19.  The Court does not find it necessary to examine the Government’s objection of non-exhaustion of domestic remedies (see paragraph 17 above), given that the application is in any event inadmissible for the following reasons.

20.  The Court reiterates that although Article 6 of the Convention does not compel the Contracting States to set up courts of appeal or of cassation, where such courts do exist, the proceedings before them must comply with the guarantees of Article 6, for instance in that it guarantees to litigants an effective right of access to the courts for the determination of their civil rights and obligations(see Andrejeva v. Latvia [GC], no. 55707/00, § 97, ECHR 2009, with further references). It further reiterates that it is not for the Court to deal with alleged errors of law or fact committed by the national courts unless and in so far as they may have infringed rights and freedoms protected by the Convention. The Court will not question under Article 6 § 1 the judgment of the national courts, unless their findings can be regarded as arbitrary or manifestly unreasonable (see, for instance, Bochan v. Ukraine(no. 2) [GC], no. 22251/08, § 61, ECHR 2015).

21.  In the present case the applicant, who received the District Court’s unfavourable judgment (see paragraph 6 above), lodged an appeal against it (see paragraph 8 above). The Court first notes that the case file contains two notices of appeal with similar contents: one is dated 24 March 2006 (see paragraph 9 above) and the second one bears two court stamps: 26 March 20… and 31 March 2006 (see paragraph 8 above). The Court further notes a discrepancy between the applicant’s notice of appeal in cassation, which referred to 24 March 2006 as the date on which he had lodged the appeal (see paragraph 11 above), and his submissions before the Court, in which he stated that he had lodged the appeal on 26 March 2006 (see paragraph 18 above). The Court also notes that the applicant’s notice of appeal which, he submits, he lodged on 26 March 2006, does not bear a full date (see paragraph 8 above), which makes it impossible for the Court to verify even the date written by him on that document. The Court further observes that the applicant did not submit an excerpt from the District Court’s logbook showing that the court had indeed registered his appeal on 26 March 2006; nor did he state that he had requested such an excerpt in vain. Lastly, the Court observes that 26 March 2006 fell on a Sunday, a non-working day. The applicant did not explain how he would have been able to bring and submit his notice of appeal to the District Court on such a day.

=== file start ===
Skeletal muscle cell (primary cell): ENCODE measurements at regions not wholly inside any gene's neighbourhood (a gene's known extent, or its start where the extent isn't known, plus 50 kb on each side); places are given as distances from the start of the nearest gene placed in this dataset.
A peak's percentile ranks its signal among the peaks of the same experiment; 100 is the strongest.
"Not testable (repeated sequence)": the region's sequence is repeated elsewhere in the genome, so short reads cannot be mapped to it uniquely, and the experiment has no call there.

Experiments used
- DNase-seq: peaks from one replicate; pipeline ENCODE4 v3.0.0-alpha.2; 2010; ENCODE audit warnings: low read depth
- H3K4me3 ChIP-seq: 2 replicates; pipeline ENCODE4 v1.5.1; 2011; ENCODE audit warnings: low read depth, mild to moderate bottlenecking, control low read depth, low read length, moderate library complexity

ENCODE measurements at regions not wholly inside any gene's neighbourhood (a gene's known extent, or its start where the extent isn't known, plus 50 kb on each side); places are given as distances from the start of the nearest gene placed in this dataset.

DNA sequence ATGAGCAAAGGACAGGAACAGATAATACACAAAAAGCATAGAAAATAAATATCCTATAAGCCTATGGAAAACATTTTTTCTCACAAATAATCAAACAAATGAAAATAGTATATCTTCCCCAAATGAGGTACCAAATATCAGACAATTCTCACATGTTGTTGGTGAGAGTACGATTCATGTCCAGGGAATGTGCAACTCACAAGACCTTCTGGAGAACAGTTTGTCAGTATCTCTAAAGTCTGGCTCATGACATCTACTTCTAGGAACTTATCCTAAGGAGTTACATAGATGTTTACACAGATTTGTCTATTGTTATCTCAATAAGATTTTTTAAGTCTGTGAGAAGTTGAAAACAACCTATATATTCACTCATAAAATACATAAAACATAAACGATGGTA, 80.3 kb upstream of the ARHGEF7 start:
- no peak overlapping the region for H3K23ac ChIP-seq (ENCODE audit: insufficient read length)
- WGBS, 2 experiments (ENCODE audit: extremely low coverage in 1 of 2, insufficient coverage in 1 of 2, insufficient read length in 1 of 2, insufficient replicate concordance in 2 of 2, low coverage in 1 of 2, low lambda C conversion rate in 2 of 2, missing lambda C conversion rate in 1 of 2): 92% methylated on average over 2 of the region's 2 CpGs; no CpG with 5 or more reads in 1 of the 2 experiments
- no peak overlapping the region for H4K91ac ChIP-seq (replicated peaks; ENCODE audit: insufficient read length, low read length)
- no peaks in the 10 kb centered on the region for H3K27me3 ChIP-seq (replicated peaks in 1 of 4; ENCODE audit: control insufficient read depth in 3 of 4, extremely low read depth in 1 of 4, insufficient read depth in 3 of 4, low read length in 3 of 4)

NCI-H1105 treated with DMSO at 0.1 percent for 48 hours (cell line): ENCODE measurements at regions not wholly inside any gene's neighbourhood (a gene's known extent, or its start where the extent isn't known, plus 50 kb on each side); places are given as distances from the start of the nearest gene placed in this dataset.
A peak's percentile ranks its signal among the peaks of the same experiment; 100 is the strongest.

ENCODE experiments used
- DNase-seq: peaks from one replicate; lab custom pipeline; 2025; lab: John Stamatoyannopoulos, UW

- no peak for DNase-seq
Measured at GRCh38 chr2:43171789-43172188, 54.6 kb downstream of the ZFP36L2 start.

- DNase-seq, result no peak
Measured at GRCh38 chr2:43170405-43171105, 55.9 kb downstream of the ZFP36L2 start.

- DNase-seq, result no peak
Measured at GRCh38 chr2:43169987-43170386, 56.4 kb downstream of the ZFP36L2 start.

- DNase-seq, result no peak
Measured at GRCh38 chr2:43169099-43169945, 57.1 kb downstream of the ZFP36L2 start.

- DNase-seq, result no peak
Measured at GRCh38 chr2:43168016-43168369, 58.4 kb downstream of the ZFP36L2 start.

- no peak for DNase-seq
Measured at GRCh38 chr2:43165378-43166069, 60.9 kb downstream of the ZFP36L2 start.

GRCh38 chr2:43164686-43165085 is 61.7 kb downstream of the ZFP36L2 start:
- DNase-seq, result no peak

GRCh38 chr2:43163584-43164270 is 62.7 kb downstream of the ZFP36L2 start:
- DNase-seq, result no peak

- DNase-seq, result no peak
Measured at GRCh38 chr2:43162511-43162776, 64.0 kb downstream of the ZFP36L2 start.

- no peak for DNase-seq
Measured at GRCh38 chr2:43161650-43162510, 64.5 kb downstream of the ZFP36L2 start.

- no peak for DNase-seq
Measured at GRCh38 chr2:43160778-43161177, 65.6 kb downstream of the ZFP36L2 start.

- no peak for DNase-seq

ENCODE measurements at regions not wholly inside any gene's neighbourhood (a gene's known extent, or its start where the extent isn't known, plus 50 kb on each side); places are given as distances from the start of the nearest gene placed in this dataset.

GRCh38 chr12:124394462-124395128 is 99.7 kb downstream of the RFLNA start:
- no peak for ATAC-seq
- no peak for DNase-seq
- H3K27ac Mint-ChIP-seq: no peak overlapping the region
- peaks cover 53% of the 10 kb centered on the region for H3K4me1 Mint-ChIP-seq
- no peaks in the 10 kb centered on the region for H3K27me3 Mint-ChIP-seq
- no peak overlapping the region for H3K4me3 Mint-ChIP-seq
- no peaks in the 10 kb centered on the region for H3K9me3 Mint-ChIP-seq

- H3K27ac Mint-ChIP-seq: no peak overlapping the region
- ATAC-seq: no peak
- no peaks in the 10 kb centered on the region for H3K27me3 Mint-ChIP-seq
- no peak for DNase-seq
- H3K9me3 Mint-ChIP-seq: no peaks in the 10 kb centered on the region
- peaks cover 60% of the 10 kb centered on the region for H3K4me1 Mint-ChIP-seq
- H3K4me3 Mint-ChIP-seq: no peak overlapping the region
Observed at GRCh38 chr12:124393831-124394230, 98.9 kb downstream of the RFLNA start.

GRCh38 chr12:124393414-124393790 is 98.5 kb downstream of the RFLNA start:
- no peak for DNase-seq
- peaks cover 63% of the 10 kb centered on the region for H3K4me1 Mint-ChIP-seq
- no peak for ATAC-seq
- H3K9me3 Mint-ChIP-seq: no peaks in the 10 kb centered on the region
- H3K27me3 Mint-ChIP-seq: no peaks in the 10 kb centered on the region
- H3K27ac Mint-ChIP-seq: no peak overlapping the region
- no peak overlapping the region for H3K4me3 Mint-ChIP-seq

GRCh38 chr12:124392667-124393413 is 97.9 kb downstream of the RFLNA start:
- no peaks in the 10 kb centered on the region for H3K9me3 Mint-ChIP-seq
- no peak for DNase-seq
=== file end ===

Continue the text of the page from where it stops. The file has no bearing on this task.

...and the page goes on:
22.  In view of the above elements, the Court is unable to conclude that the domestic courts’ reference to 31 March 2006 as the date on which the applicant lodged his appeal and the ensuing declaration of inadmissibility of the appeal were arbitrary or manifestly unreasonable. It therefore considers that the applicant’s complaint is manifestly ill-founded and rejects it in accordance with Article 35 §§ 3 (a) and 4 of the Convention.

For these reasons, the Court, unanimously,

Declares the application inadmissible.

Done in English and notified in writing on 31 January 2019.

Andrea Tamietti                                                  FarisVehabović
Deputy Registrar                                                      President